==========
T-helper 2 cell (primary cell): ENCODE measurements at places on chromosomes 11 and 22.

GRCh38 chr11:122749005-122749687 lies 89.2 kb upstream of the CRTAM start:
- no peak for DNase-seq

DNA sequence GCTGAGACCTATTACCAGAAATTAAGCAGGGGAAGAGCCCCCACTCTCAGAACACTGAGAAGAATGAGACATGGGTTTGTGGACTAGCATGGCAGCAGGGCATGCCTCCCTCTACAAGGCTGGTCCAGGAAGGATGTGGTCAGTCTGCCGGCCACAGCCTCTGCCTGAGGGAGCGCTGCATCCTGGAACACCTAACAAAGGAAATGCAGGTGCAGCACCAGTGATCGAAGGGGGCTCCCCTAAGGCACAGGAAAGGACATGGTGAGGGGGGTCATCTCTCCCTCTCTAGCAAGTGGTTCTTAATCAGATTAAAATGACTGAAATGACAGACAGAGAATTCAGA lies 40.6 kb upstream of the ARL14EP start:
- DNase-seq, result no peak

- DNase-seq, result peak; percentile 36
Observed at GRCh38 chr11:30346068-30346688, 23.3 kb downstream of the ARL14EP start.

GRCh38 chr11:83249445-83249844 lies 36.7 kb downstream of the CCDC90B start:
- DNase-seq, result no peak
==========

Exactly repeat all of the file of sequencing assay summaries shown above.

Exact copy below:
T-helper 2 cell (primary cell): ENCODE measurements at places on chromosomes 11 and 22.

GRCh38 chr11:122749005-122749687 lies 89.2 kb upstream of the CRTAM start:
- no peak for DNase-seq

DNA sequence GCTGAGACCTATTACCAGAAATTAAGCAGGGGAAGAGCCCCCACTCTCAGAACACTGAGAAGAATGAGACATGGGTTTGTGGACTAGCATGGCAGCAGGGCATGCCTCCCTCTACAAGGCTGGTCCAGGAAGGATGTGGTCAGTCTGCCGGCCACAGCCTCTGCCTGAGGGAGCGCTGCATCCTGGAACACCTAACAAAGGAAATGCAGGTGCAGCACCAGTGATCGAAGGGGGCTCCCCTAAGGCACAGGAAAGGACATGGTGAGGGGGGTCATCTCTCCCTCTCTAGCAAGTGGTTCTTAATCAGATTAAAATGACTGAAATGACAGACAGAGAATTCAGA lies 40.6 kb upstream of the ARL14EP start:
- DNase-seq, result no peak

- DNase-seq, result peak; percentile 36
Observed at GRCh38 chr11:30346068-30346688, 23.3 kb downstream of the ARL14EP start.

GRCh38 chr11:83249445-83249844 lies 36.7 kb downstream of the CCDC90B start:
- DNase-seq, result no peak